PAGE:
On St Valentine’s Day in Muriel Spark’s centenary year we might ask: what does Spark have to say to us about love and romance? At first sight there doesn’t seem a lot to go on. Most of her published pronouncements on love are cool and ironic. In her memoir, Curriculum Vitae (1992), Spark observed: “From my experience of life I believe my personal motto should be ‘Beware of men bearing flowers’”. Her husband, Sidney Oswald Spark (SOS) had brought her flowers when she had flu and said he was lonely; it didn’t end well. She was unlucky in love, a “bad picker” as she put it, and love had nothing to do with her decision to marry. Pity, flowers, foreign travel, and the promise of no housework did the trick. Yet ten years later, in 1947, Spark came first in a Love Lyric competition run by the Poetry Review. But her entry, “a metaphysical sonnet”, was, she insisted, “merely an old-fashioned exercise in what I thought would win that poetry prize”. Again, love had little part to play.
Spark’s writing generally conveys a deep cynicism about romantic love. There are many sly and humorous depictions of love and lovers in Spark’s fiction, including those of Leslie and Wally in Loitering with Intent (1981), neither of whom seem fit partners for budding novelist Fleur Talbot, Spark’s alter ego. There are a few genuine romances in her work if you look for them, like that between Barbara Vaughan and Harry Clegg in The Mandelbaum Gate (1965), and Nancy Hawkins and William Todd in A Far Cry from Kensington (1988); but it would be tempting to assume from both her fiction and her biographical writing that falling in love was not something Spark had ever done, or allowed herself to do. She did have a number of relationships with men after her marriage ended, but she did not reveal much detail about those affairs. It is usually suggested by biographers that these were relationships doomed to fail for a variety of reasons, not least being her lack of commitment to the men involved, or her unwavering commitment to her art, or both. However I would argue that there is some evidence Spark did indeed fall deeply in love, at least once.
Spark had two literary lovers while she was a struggling writer, men with whom she collaborated and shared a love of poetry. The best documented of these is Derek Stanford. We know that initially Spark declared her love for Stanford and found in him a close ally, but her feelings were ambivalent and he later fell out of favour over what she saw as a betrayal of trust. When she took up with Stanford she had been on the rebound from a more romantically interesting, yet generally overlooked, lover: the poet and editor Howard Sergeant. Their eighteen month relationship is lightly dismissed in her autobiography, but on closer investigation we can see that Sergeant played a key role at a crucial period in her formation as a writer, and if we look at some of her lesser-known poetry there is evidence that Spark genuinely seems to have fallen head-over-heels in love with him.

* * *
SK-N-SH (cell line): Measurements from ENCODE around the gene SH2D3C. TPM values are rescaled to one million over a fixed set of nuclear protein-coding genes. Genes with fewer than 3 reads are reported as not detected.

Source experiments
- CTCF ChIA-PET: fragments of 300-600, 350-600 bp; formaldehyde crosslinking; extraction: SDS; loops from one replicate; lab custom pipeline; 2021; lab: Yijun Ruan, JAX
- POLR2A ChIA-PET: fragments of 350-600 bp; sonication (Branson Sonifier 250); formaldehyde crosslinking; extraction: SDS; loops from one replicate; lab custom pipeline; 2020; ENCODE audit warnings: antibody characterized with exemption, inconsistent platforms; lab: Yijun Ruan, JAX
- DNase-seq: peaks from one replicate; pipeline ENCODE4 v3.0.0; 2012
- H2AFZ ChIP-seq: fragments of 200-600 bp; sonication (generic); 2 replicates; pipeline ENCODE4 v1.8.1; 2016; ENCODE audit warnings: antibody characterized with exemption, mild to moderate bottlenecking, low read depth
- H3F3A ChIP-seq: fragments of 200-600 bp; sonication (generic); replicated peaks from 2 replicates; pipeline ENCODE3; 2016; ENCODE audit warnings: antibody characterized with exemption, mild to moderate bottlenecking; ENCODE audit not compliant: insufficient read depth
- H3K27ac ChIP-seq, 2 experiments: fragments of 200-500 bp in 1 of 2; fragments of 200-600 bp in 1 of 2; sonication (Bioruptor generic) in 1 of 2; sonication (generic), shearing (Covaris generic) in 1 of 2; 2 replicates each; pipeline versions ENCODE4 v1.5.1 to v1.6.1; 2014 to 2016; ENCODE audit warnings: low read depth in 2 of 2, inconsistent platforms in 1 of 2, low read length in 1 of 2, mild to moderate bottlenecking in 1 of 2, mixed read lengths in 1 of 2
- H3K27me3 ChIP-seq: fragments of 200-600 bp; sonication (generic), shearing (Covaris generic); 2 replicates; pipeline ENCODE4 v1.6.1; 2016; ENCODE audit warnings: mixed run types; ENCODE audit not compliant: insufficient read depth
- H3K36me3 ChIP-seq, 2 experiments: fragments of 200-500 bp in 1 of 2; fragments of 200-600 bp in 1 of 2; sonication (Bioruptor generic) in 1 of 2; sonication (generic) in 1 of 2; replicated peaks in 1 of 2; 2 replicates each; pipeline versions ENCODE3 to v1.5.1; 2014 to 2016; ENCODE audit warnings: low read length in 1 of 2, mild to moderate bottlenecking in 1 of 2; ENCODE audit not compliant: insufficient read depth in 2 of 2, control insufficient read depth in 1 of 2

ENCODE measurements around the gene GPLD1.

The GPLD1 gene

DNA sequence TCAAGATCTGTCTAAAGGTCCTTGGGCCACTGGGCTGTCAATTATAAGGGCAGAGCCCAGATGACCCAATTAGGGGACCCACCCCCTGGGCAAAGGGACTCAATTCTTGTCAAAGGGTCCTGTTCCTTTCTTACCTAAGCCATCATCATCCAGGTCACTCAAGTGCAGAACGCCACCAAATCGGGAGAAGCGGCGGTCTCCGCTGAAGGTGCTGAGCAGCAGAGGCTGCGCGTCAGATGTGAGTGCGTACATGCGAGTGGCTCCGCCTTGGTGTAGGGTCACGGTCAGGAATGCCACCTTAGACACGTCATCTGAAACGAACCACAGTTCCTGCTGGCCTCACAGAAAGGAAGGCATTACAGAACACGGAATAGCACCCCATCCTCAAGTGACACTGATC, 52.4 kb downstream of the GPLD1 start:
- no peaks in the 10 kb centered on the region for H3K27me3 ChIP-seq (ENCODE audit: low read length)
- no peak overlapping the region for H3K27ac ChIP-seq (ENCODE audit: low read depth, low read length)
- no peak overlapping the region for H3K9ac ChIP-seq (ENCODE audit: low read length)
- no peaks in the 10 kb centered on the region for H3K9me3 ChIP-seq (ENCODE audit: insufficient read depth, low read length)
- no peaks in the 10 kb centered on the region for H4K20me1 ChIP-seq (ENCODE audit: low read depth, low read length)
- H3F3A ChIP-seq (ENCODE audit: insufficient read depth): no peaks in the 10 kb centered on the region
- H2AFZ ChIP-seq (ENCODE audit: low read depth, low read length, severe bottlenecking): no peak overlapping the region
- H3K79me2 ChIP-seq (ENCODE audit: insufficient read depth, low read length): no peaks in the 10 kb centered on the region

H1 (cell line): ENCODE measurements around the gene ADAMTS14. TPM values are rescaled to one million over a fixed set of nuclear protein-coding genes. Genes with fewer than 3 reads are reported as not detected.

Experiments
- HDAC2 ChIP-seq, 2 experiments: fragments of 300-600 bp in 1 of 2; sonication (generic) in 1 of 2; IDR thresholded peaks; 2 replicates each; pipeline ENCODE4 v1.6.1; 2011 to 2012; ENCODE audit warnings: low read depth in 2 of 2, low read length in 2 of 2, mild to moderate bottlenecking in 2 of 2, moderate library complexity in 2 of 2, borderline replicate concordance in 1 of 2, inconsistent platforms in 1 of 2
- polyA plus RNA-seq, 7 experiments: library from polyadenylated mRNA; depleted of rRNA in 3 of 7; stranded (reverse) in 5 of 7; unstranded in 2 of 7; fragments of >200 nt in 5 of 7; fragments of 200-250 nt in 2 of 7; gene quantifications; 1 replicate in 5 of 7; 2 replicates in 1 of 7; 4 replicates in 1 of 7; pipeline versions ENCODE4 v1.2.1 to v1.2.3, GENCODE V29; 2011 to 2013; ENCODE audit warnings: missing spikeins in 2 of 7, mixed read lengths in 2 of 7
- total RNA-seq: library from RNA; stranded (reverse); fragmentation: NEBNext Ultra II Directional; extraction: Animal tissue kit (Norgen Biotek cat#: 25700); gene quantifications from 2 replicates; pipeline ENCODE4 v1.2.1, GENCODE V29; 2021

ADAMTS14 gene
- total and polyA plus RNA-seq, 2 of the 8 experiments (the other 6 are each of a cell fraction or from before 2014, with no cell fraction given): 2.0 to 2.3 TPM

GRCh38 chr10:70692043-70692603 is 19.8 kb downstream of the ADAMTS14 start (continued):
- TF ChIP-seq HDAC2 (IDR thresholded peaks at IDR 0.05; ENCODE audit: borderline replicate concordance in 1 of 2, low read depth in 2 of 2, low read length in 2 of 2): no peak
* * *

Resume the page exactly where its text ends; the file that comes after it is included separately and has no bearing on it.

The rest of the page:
In a poem entitled “Standing in Dusk”, one of a sequence about Sergeant that Spark wrote in 1947-48, the speaker reaches “in the long night of extremity/ for you, my love,/ needing your steadfast sun/ wherewith my whirling earth/ would make a dawn”. Spark dedicated a copy of this poem to Sergeant on November 10, 1947, and it seems to have been part of a complex call and response as the lovers conducted a poetic dialogue. In its yearning “Standing in Dusk” is quite poignant (Spark uses the word herself) in invoking her absent lover. A later poem, “Anniversary”, marks the end of the affair in its opening line: “Our love approaches the last episode”.
When we look at her other poems of 1948, at least two of them are intense, almost obsessive, love poems. “A Letter to Howard”, in the first flush of passion, invokes a kind of religious fervour with its biblical phrasing, repetition and imagery: “My love, full of wonder today I call you by everlasting,/ I call you by tide and by rock, by the name of those/ fowl and fishes that people them. Trees have affinity/ with shells, anemones with leopards since I gather/ their differences together in your name”.
Howard also seems to be the inspiration for other poems of Spark’s from that period, including “Song of the Divided Lover”’, “Lost Lover”, and “She Wore His Luck on Her Breast”. In “He is Like Africa”, later revised, retitled and reprinted as “Like Africa” – the continent represents her lover in all his magnificence: “He is like Africa in whose/ White flame the brilliant acres lie/ And all his nature’s latitude/ Gives earnest of the simile”. Sergeant is described as a continent, a proud wild animal, the Zambesi River. This poem comes close to “Anniversary” in that both verses draw on imagery from Spark’s African experiences. Her courtship with Sergeant was conducted in the language of that continent. Sergeant had written to Spark from Glasgow on 5 February 1948, saying he was “trying to build up a picture” of her past life, and complaining that in sharing her stories with him she has “left out all the love poems – which are the most interesting from my point of view”.